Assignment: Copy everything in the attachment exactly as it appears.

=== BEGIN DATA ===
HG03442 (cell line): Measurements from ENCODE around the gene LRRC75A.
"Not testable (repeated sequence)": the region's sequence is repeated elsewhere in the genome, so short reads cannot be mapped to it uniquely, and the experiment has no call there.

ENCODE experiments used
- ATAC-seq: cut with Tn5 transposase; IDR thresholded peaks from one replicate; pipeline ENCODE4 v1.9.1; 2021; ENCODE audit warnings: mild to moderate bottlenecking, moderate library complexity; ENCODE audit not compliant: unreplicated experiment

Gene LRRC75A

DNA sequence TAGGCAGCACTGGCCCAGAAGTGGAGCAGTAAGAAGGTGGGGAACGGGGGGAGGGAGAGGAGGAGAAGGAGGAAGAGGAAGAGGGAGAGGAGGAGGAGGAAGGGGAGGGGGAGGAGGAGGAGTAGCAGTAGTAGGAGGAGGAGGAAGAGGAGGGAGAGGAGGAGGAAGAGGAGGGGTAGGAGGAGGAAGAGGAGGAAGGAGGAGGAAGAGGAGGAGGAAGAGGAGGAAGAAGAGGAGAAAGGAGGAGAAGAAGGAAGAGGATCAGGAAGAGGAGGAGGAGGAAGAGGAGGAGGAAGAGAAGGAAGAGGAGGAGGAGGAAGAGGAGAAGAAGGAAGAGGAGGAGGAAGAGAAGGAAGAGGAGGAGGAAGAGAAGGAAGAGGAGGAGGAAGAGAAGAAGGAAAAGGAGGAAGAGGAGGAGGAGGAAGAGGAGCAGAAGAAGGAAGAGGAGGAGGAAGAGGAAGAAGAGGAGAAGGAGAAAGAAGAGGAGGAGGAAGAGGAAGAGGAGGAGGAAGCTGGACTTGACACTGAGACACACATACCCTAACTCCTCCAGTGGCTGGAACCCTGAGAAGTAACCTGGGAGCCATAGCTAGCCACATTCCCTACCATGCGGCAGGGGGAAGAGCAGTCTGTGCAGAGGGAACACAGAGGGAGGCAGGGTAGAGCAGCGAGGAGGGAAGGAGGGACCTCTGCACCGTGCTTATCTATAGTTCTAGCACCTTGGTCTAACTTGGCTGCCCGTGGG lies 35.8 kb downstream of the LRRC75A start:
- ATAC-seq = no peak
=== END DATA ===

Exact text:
HG03442 (cell line): Measurements from ENCODE around the gene LRRC75A.
"Not testable (repeated sequence)": the region's sequence is repeated elsewhere in the genome, so short reads cannot be mapped to it uniquely, and the experiment has no call there.

ENCODE experiments used
- ATAC-seq: cut with Tn5 transposase; IDR thresholded peaks from one replicate; pipeline ENCODE4 v1.9.1; 2021; ENCODE audit warnings: mild to moderate bottlenecking, moderate library complexity; ENCODE audit not compliant: unreplicated experiment

Gene LRRC75A

DNA sequence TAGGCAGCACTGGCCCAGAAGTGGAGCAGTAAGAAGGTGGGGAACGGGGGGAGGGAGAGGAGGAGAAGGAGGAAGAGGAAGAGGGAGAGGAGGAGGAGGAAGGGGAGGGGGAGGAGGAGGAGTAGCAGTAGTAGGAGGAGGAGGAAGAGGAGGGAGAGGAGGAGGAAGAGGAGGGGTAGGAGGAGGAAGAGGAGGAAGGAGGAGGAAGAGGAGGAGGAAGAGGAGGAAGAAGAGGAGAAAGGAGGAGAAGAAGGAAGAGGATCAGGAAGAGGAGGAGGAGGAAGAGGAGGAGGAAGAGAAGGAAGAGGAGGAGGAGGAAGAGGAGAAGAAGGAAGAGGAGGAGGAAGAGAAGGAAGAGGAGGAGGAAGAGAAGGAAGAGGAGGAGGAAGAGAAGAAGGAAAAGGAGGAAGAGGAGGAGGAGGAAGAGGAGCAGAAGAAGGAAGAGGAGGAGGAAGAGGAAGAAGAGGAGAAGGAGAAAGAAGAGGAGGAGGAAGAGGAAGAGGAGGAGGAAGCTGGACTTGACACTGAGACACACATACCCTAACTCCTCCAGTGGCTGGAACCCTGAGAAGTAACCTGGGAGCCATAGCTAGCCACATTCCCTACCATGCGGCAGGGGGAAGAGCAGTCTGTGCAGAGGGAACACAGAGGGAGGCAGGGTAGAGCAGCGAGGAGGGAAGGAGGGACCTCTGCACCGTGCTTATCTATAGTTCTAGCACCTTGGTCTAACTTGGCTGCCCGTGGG lies 35.8 kb downstream of the LRRC75A start:
- ATAC-seq = no peak